The other day, Maddy came home with not necessarily a homework assignment but a challenge from her fourth grade teacher: find the story of Prometheus and explain the connection between ‘Flame’ (an interactive pen in her classroom) and the story.

What was to be nothing more than a five or ten minute reading and jotting down of ideas turned into a quick refresher on how to summarize a passage.

Summarizing is a difficult task when it comes to reading, and it’s made more difficult when the text is challenging.  Myths are hard! All those names! The crazy things that those gods and goddesses do!

But with some modeled help of close reading, it was a little easier.

Here’s the skinny. . . 

  • Summarizing– At-Home Practice of a Super-Important Reading Skill:  In order to adequately summarize a text, the reader has to totally understand what he or she read.

‘Close Reading’ is actually a specific, deliberate reading strategy used to aid readers in comprehension. 

I chose to use it because of the difficulty of the myth.

Close Reading passages helps aid students with comprehension, and often Close Reading is used with nonfiction texts. However, it can be used for just about any passage if need be.

Essentially, Close Reading is just what it sounds like–looking very closely at a text or passage. ‘During a close reading, students explore the deep structures of a text. . . identifying the ‘bones’ of the passage’ (

Close Reading involves several prescribed steps that are really pretty simple:

1. First reading: teacher shares purpose and students annotate (highlight or mark) text

2. Chatting and charting: talk about what was read and chart on sheet or on graphic organizer

3. Second reading: return to text to answer several specific text-dependent questions

4. Chatting and charting: talk about what was read and what new information was gleaned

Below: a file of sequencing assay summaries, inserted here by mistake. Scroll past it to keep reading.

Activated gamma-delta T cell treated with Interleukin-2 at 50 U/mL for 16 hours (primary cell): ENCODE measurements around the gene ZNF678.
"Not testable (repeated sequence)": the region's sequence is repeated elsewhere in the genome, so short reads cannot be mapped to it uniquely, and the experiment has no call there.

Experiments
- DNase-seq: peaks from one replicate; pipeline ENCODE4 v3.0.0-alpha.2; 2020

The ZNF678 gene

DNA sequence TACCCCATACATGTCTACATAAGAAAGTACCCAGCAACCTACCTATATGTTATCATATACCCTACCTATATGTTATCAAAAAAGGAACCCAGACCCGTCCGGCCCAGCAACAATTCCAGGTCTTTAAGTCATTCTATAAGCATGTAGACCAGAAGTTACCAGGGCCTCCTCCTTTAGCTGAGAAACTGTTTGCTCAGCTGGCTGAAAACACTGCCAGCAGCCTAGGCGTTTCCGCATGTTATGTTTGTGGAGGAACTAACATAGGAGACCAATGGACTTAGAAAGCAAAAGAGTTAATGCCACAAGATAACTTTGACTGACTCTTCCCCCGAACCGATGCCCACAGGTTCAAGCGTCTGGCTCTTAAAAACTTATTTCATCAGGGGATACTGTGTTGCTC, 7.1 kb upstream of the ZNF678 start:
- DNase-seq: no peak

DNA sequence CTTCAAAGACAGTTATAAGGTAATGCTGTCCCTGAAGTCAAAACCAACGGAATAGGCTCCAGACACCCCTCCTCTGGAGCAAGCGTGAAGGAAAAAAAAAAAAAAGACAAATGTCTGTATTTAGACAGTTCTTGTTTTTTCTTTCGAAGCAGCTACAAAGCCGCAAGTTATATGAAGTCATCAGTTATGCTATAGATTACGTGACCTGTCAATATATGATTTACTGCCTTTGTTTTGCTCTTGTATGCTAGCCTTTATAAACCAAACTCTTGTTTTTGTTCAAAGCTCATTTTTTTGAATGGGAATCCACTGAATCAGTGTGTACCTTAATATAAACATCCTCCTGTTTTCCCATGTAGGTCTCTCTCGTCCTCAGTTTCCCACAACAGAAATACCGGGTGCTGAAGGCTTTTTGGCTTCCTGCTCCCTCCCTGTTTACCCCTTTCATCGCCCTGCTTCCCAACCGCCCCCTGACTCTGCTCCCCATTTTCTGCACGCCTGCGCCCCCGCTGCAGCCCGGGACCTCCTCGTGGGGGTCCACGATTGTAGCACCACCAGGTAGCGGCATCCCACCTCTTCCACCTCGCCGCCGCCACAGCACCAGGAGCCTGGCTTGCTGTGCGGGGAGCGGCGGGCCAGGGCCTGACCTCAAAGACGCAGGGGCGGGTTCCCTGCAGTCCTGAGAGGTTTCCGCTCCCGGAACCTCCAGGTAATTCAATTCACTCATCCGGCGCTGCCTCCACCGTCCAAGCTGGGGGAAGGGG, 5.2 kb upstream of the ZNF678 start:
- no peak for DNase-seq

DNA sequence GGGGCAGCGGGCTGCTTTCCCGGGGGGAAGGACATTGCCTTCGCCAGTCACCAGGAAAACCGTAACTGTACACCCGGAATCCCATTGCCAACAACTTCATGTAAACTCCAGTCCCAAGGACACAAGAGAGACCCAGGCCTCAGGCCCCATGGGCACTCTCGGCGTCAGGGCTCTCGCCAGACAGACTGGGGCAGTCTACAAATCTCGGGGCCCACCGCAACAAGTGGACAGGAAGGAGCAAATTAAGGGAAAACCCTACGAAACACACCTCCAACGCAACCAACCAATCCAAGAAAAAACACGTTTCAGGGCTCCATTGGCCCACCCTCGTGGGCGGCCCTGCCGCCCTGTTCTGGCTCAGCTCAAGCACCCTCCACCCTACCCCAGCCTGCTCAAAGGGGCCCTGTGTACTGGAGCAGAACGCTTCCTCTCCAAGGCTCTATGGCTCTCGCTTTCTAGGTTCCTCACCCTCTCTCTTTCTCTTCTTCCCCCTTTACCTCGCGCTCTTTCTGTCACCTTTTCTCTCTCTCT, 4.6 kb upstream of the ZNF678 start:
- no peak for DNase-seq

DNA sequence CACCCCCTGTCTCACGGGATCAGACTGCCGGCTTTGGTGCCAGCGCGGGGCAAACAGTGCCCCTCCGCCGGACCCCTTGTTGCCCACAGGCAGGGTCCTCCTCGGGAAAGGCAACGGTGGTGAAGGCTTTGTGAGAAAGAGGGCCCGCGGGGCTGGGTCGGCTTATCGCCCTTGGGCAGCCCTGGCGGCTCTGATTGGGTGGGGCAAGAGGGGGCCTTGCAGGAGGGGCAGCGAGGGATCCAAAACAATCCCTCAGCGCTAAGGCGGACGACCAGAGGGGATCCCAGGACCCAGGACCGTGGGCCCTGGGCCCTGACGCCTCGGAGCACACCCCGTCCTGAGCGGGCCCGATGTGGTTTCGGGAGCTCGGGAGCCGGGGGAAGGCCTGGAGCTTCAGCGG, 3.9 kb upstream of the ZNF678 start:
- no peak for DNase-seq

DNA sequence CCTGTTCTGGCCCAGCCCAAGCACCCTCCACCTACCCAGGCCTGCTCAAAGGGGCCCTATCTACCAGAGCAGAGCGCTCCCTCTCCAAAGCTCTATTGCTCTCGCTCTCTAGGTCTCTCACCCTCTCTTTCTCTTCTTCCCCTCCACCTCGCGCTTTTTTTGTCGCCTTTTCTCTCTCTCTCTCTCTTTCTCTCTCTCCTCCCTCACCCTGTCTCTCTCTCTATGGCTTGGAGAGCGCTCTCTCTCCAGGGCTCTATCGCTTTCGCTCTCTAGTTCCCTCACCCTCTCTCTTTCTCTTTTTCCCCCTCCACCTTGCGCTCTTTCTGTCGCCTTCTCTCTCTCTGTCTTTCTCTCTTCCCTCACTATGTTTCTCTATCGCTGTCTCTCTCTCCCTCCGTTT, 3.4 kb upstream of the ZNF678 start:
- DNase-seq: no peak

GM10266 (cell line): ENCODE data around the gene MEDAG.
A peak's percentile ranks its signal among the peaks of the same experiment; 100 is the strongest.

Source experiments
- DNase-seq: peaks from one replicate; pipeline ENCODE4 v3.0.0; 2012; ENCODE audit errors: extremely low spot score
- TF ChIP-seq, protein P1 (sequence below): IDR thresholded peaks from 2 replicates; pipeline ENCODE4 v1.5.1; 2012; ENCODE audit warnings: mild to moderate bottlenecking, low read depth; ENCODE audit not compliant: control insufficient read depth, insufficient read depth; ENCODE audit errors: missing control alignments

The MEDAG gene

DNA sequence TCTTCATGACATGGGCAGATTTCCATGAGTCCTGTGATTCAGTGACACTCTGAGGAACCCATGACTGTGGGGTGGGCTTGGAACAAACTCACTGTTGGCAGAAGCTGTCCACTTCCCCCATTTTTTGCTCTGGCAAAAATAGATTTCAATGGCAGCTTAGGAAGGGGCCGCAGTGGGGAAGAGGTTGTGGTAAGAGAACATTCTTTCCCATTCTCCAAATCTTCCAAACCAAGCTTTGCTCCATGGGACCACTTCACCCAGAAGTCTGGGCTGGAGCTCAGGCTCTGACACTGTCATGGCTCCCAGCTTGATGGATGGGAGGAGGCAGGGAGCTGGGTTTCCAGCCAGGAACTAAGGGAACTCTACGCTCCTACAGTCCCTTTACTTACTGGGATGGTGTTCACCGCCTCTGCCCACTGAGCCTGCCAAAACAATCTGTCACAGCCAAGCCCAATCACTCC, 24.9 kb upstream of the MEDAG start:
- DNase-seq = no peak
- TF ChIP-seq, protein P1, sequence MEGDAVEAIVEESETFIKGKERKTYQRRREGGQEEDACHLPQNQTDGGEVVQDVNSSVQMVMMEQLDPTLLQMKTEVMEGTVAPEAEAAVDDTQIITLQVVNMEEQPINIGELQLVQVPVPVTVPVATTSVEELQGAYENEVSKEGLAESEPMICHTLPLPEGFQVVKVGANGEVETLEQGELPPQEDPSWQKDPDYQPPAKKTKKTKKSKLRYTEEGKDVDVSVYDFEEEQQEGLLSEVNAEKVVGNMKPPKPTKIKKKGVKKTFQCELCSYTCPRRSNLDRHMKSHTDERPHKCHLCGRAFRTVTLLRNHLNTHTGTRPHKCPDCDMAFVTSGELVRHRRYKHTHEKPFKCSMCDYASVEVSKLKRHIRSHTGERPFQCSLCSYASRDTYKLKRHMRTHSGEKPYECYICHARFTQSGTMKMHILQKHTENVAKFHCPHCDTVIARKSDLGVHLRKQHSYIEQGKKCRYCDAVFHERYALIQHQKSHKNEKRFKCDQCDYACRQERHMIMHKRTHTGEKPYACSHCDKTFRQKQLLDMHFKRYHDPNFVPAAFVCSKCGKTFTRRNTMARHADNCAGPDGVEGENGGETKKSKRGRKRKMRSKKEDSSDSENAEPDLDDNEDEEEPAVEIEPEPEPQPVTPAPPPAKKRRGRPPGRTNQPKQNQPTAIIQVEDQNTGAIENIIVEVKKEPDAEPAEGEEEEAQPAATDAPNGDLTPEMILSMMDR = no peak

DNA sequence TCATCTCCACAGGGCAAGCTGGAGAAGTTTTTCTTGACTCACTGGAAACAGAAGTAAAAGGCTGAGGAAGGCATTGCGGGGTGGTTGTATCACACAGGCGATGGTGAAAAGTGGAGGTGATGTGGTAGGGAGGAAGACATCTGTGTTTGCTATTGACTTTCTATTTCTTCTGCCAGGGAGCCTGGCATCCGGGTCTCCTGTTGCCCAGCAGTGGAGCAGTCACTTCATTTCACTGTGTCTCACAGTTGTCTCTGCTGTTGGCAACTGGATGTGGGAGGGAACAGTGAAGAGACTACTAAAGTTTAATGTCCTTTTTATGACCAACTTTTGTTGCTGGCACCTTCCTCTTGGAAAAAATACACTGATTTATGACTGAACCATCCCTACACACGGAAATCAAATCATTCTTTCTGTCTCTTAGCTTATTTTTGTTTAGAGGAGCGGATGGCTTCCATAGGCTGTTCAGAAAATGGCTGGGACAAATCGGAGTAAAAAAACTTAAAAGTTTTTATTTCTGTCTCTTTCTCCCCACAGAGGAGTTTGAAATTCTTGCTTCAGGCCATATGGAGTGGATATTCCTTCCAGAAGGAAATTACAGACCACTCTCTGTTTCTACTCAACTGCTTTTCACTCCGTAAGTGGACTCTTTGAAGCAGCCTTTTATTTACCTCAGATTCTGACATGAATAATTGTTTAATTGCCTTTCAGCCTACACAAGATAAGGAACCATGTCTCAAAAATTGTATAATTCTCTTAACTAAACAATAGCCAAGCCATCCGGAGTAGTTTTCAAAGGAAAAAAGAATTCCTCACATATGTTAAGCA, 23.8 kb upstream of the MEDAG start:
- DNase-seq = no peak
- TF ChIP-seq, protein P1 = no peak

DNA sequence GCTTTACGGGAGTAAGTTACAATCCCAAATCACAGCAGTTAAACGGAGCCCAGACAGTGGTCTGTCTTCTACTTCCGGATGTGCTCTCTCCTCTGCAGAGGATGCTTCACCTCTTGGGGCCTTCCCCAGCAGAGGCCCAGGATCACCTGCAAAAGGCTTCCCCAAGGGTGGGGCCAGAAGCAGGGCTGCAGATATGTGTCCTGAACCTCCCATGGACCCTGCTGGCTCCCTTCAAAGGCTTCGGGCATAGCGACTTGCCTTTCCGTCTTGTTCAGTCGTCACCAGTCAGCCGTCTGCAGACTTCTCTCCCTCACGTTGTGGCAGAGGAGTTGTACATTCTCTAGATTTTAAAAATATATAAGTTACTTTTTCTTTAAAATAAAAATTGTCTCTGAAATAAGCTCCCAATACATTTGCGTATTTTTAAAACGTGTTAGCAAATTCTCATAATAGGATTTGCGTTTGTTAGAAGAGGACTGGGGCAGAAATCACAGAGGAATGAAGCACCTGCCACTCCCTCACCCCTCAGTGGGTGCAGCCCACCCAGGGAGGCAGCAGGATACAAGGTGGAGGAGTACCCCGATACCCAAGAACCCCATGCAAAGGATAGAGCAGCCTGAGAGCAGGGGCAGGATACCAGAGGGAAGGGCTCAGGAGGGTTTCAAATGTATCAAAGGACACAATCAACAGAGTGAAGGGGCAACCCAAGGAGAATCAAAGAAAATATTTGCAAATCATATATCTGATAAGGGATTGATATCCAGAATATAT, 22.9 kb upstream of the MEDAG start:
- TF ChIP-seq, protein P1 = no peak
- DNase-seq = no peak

5. Independence: students somehow demonstrate their new understanding, making connections, inferences, independently and with confidence

summarizing summarizing close reading steps | teachmama.com

At home, after my kids have spent an entire day at school, it’s hard to push them to do something that sounds as involved as this.  But really? Because we did this together, it wasn’t all that hard.

In order to complete Maddy’s homework challenge, we first searched for “Prometheus Story” and found How Prometheus Gave Fire to Man, which I printed and stapled together.

I handed it to her and thought we were finished. But when I asked her to tell me what happened in the story, she had a really hard time.

summarizing: at-home practice of a super-important reading skill

Zeus, this god, like was angry with Prometheus and his brother. They were all fighting.  Wait.  I’m not sure. Prometheus . . . he’s this . . . I don’t know. 

Okay, well let’s look at it together, then.

Grab a pen or a highlighter. Let’s read it. We’re going to highlight all of the important information. We want the information–not the teeny details, okay?  Let’s focus on finding out who exactly Prometheus was.

summarizing: at-home practice of a super-important reading skill

We read the first few paragraphs together–it was only a 2 1/2 page print out–and I took the lead and thought aloud as I identified all of the important information on the first page.  She took over for the second page.

For any first reading, it’s helpful for kids to have a reason to read. Maddy’s reason was to find out who Prometheus was.

After we finished the first reading, we went back and I said, Okay, let’s look back at the highlighted words and phrases and read them.

So we did.  Any questions she had, I answered with ‘Let’s go back to the text to find out.‘ After she was clear on the basics, we were ready for a second quick look at the text.

We should have a better idea of who Prometheus is after this reading, but I want you to read through it one last time thinking specifically about what your teacher asked you: ‘How does the story of Prometheus compare to Flame?’ (Again, Flame is this interactive pen they have in their classroom.)

She read through it a second time, with this specific focus.

I said, Your teacher wants you to bring in an index card with a few pieces of information about the Prometheus story on it. What might be the first thing you write down?   A summary of this short text can be written in 2-3 sentences and should cover only what is essential: what happened and why, who was involved and what was the outcome.

 

summary checklist  teachmama.com

We talked through her quick summary, making sure it was specific and concise.  If I thought she added something that wasn’t necessary, I asked, ‘Is that a detail or essential information?’

Then I asked again: How does the story of Prometheus compare to Flame in your classroom? 

She thought for a minute, looked down at her index card, and looked at me. I think the story connects to Flame in our classroom because when Prometheus gave humans fire, he gave them a lot of power. Maybe Flame gives us power to do things in our school?  (Yaaaaay! Hip, hip hooray! She got it!)